Bush turns to new gimmick to try and well terror war

Proving he will try any gimmick to sell his failed “war on terror,” President George W. Bush is bringing representatives from countries that have suffered terrorist attacks to populate the audience at his next speech — and effort, the White House says, to emphasize the global nature of the enemy.

Bush often ticks off a list of attacks from recent years, such as those in London, Madrid, Indonesia, Saudi Arabia and Jordan, to try and sell the notion that the world should be united against Islamic militants who he claims share a purpose if not a common network.

In a speech Thursday that launched a new offensive to build support for the Iraq war and for Republicans in the fall elections, Bush said various factions of terrorists belong under the same umbrella, even though many terrorism experts do not agree and some say his new approach is long on hyperbole and short on fact.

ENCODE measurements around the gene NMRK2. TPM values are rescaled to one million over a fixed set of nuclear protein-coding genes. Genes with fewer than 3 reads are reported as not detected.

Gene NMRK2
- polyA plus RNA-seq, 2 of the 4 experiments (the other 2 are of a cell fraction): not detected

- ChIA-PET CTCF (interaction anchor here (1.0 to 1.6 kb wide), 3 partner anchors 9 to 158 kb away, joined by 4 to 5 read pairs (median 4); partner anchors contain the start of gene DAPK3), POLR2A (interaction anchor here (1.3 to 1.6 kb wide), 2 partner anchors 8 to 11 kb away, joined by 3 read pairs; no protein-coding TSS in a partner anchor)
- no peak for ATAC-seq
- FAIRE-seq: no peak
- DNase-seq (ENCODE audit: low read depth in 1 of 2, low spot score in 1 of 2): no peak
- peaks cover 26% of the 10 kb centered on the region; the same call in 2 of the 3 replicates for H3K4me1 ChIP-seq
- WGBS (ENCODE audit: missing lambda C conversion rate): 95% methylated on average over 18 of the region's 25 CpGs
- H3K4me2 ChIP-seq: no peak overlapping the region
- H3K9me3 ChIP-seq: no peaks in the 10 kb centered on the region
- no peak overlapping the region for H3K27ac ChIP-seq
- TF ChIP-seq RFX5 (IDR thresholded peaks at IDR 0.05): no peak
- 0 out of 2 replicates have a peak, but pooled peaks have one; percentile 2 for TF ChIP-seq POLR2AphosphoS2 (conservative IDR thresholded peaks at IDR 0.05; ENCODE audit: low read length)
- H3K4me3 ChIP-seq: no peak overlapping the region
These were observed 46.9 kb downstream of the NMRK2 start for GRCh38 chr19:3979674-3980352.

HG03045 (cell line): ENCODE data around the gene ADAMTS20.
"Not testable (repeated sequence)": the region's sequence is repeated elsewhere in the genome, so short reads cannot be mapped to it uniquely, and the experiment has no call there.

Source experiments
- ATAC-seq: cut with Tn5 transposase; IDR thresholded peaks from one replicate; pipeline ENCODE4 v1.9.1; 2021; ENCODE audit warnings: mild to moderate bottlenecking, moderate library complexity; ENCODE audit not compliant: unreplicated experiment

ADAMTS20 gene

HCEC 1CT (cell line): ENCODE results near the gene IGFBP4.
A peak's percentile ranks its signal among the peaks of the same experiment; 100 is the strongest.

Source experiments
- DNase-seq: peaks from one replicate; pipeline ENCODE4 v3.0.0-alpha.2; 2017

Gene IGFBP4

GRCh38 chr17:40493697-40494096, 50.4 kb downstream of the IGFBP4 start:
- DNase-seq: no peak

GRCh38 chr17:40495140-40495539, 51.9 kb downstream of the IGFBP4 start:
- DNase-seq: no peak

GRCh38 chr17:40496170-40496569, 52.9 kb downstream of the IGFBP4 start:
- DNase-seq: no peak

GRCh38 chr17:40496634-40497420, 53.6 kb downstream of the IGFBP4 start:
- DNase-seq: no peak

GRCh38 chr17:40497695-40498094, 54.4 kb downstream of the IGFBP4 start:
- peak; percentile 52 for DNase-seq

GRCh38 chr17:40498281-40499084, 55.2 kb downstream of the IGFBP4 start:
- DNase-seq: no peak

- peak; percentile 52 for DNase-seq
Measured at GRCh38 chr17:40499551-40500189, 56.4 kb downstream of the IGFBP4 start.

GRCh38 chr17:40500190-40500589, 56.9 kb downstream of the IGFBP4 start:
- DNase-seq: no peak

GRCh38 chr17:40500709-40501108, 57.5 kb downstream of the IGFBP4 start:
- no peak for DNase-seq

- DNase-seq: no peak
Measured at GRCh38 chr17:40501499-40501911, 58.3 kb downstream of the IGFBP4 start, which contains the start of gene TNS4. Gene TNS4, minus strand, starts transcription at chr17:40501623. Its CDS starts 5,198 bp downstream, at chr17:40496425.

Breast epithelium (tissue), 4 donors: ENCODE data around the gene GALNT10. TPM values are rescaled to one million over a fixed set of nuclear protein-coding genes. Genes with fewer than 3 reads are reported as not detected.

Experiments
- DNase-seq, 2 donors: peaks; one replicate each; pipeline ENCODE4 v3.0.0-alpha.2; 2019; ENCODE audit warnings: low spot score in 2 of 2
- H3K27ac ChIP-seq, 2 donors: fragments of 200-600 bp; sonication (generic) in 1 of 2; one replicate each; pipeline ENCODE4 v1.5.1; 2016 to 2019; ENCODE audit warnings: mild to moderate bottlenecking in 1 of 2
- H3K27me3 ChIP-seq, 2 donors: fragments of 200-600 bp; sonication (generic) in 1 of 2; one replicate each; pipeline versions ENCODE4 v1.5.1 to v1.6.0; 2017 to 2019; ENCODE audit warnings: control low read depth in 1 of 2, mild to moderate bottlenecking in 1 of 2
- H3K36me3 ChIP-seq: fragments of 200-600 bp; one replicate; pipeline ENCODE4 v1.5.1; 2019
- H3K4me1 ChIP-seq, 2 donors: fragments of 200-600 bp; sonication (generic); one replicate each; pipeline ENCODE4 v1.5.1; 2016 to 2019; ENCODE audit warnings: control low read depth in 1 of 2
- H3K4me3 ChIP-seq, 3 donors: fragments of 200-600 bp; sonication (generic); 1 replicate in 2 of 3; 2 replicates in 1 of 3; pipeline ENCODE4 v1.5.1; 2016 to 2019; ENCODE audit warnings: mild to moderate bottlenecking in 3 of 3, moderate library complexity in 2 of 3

The president included under that large tent Sunnis who swear allegiance to al-Qaida, Shiites who support groups such as Hezbollah, and so-called “homegrown” terrorists with more local grievances.

Speaking before an American Legion convention in Salt Lake City, Bush said the global war against these terrorists — whom he said share “the rigid conviction that free societies are a threat to their twisted view of Islam” — is today’s successor to last century’s fights against Nazism, fascism and communism.

On Tuesday, the president plans to expand on this description of the enemy, said White House spokeswoman Dana Perino. The speech is being delivered to the Military Officers Association of America. Members of the diplomatic corps, all representatives of countries that have been attacked, will also be there, she said.

Bush will describe how Islamic militants think, what they have said about their aims and why the world should take them seriously, Perino said.

The speech is to be the second in Bush’s latest round of addresses on Iraq and the war on terror. This round is to culminate in remarks on Sept. 19 before the U.N. General Assembly in New York. All the speeches are part of a Karl Rove-designed political strategy aimed at trying to stem the anger of voters who are fed-up with GOP mismanagement of the American government.

Most political pros consider the strategy a long-shot effort by a scared political party that is trying anything and everything to hold on to power.

Other speeches are expected to focus on successes and setbacks in the war on terror and on the Bush administration’s strategy to win.